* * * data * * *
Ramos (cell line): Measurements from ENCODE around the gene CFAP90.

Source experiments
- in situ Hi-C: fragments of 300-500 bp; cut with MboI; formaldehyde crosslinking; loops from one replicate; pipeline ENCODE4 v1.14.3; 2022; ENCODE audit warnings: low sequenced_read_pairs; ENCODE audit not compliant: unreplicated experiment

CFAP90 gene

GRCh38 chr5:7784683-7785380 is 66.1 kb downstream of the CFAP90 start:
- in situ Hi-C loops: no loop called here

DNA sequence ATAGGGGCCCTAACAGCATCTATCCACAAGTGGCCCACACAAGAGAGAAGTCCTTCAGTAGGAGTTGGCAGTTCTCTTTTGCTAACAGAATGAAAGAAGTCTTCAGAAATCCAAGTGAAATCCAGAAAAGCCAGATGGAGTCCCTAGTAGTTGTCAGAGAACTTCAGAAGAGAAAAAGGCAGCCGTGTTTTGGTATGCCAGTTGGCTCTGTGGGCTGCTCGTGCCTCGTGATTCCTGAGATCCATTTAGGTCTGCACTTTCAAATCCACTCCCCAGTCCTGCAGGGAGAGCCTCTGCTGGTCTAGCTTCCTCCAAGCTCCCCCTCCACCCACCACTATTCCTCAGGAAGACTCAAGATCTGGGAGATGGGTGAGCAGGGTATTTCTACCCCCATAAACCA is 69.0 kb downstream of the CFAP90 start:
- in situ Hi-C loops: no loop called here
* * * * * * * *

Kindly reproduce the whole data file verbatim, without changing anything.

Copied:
Ramos (cell line): Measurements from ENCODE around the gene CFAP90.

Source experiments
- in situ Hi-C: fragments of 300-500 bp; cut with MboI; formaldehyde crosslinking; loops from one replicate; pipeline ENCODE4 v1.14.3; 2022; ENCODE audit warnings: low sequenced_read_pairs; ENCODE audit not compliant: unreplicated experiment

CFAP90 gene

GRCh38 chr5:7784683-7785380 is 66.1 kb downstream of the CFAP90 start:
- in situ Hi-C loops: no loop called here

DNA sequence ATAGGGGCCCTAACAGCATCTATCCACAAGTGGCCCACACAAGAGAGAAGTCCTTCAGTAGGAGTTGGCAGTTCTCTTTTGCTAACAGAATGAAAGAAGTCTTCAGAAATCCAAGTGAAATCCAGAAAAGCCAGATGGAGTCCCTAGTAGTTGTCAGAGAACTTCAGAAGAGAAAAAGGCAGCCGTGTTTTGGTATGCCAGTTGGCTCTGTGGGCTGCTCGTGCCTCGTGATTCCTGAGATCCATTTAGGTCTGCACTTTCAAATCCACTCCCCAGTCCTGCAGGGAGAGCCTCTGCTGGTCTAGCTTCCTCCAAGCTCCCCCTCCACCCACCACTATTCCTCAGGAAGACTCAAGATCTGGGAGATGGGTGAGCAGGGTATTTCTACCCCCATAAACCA is 69.0 kb downstream of the CFAP90 start:
- in situ Hi-C loops: no loop called here